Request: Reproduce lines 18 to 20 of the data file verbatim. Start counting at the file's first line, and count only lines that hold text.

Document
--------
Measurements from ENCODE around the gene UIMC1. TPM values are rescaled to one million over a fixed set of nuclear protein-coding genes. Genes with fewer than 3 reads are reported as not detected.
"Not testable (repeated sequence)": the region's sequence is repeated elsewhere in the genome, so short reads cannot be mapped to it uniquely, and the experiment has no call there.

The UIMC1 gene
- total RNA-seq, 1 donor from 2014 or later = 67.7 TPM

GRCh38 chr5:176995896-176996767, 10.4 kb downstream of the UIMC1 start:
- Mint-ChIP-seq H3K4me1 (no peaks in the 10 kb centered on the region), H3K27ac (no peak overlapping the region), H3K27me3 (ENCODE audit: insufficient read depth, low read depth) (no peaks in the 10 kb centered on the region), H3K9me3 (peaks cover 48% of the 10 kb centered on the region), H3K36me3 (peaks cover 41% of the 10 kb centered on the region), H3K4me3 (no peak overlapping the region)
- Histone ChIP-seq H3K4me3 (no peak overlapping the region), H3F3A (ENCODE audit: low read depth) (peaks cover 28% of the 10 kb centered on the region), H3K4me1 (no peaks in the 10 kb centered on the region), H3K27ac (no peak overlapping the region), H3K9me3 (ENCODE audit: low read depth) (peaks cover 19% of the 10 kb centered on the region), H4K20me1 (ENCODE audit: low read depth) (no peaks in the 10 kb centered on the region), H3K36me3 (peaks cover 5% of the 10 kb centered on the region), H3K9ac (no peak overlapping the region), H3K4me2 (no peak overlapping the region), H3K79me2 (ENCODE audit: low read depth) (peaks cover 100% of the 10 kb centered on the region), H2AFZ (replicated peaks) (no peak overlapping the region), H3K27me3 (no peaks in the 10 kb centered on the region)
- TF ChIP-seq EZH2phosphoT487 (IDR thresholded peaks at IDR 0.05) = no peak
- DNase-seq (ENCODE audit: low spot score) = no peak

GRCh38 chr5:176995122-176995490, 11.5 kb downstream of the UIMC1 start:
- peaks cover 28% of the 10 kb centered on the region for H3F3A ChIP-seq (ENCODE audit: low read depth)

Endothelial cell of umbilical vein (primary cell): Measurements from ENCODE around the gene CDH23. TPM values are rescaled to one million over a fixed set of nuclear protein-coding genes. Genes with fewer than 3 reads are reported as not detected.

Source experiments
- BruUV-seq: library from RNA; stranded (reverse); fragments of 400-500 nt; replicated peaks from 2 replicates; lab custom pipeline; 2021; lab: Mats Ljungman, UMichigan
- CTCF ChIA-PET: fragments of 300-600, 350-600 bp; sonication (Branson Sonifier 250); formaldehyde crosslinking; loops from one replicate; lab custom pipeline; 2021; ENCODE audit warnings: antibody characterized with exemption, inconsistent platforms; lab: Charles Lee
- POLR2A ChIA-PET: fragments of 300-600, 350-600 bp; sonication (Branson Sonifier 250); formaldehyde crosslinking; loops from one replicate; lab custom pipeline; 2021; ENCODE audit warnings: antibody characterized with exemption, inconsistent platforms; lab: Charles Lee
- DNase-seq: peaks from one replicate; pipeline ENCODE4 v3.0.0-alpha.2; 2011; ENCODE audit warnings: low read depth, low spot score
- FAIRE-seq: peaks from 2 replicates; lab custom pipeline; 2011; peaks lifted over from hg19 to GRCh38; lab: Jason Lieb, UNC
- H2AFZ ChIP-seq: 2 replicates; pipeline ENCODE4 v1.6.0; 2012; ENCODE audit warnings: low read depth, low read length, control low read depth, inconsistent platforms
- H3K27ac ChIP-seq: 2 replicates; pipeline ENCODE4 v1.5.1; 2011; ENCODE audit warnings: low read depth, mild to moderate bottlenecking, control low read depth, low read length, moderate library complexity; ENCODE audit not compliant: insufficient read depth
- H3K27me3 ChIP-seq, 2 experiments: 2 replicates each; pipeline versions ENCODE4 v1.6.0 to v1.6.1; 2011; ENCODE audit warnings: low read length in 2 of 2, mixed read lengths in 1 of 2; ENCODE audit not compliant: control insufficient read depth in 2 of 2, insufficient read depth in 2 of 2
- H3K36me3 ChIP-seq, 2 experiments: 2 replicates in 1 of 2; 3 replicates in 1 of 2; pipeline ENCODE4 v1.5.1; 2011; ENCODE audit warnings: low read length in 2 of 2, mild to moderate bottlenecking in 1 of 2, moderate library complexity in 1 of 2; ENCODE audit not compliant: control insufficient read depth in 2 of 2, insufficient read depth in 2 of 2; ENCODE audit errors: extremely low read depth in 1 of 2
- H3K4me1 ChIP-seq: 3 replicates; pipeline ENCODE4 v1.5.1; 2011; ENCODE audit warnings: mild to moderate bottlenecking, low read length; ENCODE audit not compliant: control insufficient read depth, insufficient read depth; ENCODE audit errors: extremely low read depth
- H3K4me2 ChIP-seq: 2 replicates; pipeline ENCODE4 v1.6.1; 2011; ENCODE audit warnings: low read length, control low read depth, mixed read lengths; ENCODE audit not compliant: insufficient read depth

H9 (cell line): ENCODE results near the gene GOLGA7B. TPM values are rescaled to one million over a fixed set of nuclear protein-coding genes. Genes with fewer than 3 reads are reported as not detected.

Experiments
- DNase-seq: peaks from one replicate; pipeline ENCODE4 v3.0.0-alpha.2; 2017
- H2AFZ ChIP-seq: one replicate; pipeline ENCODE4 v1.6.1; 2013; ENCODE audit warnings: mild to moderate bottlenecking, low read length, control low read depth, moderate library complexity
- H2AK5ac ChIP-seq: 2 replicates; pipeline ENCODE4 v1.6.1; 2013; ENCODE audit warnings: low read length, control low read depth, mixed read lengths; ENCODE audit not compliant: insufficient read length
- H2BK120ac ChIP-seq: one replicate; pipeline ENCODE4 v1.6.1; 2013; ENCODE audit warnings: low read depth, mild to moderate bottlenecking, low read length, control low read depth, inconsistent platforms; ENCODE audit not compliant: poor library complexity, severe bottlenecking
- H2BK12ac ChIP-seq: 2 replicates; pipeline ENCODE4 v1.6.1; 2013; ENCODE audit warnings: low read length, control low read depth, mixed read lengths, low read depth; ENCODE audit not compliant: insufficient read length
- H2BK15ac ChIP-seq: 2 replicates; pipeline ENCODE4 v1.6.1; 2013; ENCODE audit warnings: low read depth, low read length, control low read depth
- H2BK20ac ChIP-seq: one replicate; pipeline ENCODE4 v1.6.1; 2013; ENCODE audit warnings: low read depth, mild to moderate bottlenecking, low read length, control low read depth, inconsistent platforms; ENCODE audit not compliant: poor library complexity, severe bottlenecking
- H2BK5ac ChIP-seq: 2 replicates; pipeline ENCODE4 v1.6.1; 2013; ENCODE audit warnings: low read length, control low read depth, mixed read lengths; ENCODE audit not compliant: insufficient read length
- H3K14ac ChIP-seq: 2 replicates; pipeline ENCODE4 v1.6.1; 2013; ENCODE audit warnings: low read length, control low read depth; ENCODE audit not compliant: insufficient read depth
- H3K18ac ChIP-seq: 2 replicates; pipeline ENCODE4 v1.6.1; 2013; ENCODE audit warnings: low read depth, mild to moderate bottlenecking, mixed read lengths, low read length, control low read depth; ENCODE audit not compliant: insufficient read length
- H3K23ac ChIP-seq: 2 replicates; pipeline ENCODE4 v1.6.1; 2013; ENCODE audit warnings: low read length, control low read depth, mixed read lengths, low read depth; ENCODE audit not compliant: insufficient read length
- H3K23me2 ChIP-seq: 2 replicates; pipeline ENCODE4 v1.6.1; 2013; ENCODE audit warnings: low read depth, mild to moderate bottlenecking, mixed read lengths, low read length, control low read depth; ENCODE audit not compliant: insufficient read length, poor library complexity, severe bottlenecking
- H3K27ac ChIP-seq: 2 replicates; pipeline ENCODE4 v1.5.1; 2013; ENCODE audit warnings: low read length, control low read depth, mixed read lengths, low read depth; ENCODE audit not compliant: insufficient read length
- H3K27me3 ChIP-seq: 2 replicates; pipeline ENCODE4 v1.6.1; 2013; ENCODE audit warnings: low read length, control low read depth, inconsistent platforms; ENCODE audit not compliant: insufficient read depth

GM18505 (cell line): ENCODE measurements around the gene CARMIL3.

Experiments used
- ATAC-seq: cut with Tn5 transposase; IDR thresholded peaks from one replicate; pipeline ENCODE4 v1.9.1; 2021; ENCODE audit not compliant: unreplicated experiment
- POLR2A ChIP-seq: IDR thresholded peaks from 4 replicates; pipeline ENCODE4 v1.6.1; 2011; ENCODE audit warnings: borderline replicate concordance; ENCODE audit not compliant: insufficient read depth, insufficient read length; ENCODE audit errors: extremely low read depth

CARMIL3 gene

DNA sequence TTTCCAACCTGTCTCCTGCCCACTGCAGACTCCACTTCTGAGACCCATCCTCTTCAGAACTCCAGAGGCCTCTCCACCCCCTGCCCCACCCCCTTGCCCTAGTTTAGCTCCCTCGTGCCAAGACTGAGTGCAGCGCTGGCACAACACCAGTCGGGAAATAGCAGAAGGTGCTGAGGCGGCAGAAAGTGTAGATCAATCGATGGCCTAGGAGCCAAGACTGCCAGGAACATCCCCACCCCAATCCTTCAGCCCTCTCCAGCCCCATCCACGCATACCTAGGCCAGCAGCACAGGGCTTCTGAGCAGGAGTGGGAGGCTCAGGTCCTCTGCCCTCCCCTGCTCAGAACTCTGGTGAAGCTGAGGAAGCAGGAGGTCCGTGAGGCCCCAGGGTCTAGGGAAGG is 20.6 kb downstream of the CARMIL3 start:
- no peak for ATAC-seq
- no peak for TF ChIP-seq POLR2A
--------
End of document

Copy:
- FAIRE-seq: peaks from 2 replicates; lab custom pipeline; 2011; peaks lifted over from hg19 to GRCh38; lab: Jason Lieb, UNC
- H2AFZ ChIP-seq: 2 replicates; pipeline ENCODE4 v1.6.0; 2012; ENCODE audit warnings: low read depth, low read length, control low read depth, inconsistent platforms
- H3K27ac ChIP-seq: 2 replicates; pipeline ENCODE4 v1.5.1; 2011; ENCODE audit warnings: low read depth, mild to moderate bottlenecking, control low read depth, low read length, moderate library complexity; ENCODE audit not compliant: insufficient read depth